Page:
Then comes the formal “procurement” of the first boat, which is slated to occur in three additional years, with $3.6 billion planned for fiscal 2021, $3.1 billion in fiscal 2022 and $2.1 billion in fiscal 2023, the Navy testimony reveals.
If there are overruns on the first boat — and there typically are — they would be covered in fiscal 2024 and beyond.
The budgetary contortions are necessary because the cost of buying a dozen SSBN(X)s from fiscal 2021 to 2035 will require the annual ship procurement budget to rise from an annual average of $16. 5 billion to over $20 billion, according to Sean Stackley, the Navy’s acquisition chief.
“If the Navy is going to have to fund that within our notional shipbuilding budget, then that's going to put pressure on all of our procurement accounts,” Stackley told the Seapower panel this month.
Besides incremental funding, another strategy to relieve that budget pressure is a proposed special account outside the Navy’s budget called the National Sea Based Deterrence Fund. A similar approach has been taken with U.S. antimissile programs, which are not paid for by the individual services but in a so-called Defense-wide account.
Congressional authorizers have approved the fund, but appropriators have so far declined to put any money toward it.
The Navy’s bid for special treatment through the new fund has created a problem, McCain said.
“Then there are others, like the secretary of the Air Force, who are now saying, ‘Why don’t we do that with the Long Range Bomber?’” McCain said in the interview. “Then somebody else will say, ‘Let’s do that with Fill in the Blank.' "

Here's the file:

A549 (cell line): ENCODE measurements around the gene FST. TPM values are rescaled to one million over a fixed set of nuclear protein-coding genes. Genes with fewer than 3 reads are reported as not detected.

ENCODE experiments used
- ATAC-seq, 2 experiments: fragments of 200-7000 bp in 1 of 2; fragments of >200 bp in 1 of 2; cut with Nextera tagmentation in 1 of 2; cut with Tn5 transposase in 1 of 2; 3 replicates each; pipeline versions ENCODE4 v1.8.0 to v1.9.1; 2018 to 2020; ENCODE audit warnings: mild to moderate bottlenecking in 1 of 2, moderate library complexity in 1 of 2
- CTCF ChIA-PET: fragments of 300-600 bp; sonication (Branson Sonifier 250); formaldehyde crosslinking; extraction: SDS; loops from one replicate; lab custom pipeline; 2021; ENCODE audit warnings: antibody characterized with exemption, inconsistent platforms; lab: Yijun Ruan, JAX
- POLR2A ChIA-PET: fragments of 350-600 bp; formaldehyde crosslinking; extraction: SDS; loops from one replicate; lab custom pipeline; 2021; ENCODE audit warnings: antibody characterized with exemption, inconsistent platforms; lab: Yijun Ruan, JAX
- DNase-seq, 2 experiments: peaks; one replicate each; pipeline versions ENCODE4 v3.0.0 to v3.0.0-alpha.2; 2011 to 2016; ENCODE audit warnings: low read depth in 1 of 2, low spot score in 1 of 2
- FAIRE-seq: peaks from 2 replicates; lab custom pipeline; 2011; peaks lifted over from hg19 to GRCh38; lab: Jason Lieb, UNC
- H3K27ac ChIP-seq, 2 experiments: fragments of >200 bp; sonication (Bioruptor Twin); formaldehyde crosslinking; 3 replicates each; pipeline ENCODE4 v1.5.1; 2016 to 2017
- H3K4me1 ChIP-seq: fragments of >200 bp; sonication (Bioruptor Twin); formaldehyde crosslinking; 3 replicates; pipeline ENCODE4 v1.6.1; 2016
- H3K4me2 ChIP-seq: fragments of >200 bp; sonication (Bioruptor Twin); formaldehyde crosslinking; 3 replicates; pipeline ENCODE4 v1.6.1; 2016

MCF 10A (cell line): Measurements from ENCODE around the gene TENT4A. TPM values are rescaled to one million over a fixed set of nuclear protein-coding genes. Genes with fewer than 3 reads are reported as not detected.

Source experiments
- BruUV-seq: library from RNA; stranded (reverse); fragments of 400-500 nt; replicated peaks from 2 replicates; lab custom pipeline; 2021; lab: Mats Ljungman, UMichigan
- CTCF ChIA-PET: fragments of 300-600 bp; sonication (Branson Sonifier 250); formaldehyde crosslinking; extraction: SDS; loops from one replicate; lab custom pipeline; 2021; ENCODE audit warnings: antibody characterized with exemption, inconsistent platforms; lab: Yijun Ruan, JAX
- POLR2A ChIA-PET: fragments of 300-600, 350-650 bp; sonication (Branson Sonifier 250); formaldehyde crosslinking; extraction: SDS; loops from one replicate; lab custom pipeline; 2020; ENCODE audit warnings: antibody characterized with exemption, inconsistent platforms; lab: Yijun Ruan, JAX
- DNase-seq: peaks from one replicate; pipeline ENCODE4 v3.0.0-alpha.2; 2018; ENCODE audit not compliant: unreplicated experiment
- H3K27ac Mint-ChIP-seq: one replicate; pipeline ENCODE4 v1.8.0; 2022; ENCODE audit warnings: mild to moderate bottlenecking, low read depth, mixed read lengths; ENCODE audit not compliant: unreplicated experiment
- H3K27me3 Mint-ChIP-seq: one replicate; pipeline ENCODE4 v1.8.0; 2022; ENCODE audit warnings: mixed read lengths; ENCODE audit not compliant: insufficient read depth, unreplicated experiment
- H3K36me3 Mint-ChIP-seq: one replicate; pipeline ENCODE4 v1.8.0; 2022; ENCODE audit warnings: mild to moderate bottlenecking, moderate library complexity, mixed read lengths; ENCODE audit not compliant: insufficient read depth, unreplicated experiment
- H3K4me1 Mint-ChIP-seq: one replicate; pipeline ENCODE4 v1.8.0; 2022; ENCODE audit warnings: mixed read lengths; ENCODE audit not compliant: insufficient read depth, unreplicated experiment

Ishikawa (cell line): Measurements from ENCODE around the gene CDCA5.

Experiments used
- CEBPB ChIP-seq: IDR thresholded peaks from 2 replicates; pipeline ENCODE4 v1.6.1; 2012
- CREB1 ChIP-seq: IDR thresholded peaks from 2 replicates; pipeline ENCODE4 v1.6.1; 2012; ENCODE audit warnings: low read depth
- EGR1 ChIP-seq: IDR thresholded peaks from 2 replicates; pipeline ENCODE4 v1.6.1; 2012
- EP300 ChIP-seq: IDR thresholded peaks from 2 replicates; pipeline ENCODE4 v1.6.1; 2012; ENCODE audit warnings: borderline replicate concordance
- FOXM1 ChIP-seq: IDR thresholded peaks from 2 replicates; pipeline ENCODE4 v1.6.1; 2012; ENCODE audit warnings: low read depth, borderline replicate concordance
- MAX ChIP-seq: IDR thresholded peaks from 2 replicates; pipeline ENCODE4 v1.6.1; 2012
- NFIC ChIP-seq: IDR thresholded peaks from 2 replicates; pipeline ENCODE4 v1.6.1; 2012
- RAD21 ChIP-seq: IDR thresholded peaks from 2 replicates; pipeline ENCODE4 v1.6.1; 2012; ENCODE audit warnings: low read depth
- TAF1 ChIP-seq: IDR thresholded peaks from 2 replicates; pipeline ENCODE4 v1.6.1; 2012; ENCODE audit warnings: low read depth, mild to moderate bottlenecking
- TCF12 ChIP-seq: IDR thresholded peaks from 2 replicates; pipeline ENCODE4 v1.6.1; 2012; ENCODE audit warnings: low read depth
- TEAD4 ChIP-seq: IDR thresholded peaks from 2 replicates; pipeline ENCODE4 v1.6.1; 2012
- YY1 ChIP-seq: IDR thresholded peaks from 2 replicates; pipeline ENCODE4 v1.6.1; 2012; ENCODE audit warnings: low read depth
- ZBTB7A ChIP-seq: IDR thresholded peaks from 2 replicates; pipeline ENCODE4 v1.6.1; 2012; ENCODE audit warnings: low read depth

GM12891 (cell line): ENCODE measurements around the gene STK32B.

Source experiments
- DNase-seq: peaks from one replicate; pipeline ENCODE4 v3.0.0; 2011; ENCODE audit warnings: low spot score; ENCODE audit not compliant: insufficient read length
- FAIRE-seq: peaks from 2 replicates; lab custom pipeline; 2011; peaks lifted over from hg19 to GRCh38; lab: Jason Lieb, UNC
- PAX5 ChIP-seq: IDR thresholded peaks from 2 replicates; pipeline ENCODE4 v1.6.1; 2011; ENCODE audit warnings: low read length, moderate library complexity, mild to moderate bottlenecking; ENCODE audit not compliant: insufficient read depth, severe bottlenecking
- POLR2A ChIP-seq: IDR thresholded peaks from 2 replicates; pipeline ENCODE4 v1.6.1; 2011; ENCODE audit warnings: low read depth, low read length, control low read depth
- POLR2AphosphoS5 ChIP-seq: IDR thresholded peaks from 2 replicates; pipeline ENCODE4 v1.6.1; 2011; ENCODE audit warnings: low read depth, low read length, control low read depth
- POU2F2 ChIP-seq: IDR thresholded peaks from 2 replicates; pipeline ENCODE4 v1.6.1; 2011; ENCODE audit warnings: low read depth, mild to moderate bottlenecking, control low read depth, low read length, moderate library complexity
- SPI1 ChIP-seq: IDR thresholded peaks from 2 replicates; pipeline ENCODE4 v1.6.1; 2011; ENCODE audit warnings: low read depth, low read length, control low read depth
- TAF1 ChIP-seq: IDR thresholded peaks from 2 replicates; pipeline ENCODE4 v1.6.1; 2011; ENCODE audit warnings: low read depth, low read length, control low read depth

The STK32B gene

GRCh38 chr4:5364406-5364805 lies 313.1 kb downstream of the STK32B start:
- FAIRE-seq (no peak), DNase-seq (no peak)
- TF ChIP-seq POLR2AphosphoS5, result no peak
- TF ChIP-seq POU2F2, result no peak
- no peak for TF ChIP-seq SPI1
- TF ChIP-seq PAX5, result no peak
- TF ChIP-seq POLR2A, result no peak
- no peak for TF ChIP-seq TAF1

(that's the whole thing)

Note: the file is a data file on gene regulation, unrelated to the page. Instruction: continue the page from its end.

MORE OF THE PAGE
Problem for Next PresidentAs for incremental funding, a key question going forward is whether the Navy will seek to use it on new boomers beyond the first one. The budgetary case for doing so weakens as the subs are built more frequently. When they're being bought at a rate of nearly one a year over a 15-year period, deferring some of the cost of any SSBN(X) would only create a bow wave of unpaid bills in subsequent years when follow-on subs will also have to be funded — not to mention all the other warship procurements.
Ronald O'Rourke of the Congressional Research Service has suggested the option of spreading out the procurement schedule so the Navy can use incremental funding more often.
An official with the Office of Management and Budget said the White House has only approved incremental funding for the first boat. Congress does not have to approve incremental funding. It can step in to block it. That seems unlikely, particularly for the first boat, despite the skepticism of McCain and others.“OMB considered the lead SSBN(X) boat unique in that, although it will go into operation in the fleet, it also serves as a research and development (R&D) article to test the production line for the new SSBN(X),” the official said in an email. “Therefore, OMB approved similar, R&D-like budget flexibilities for the lead SSBN(X). The approval was just for one boat. The next Administration will make any decisions for FY 2018 and beyond.”
The Navy had not responded by press time to a question about whether it would seek incremental funding for any new boomers other than the first one.
“The first year was the easy year,” Stackley said in his testimony this month, in an apparent reference to getting incremental funding authority from the White House. Going forward, he said, the Navy would “continue to work this.”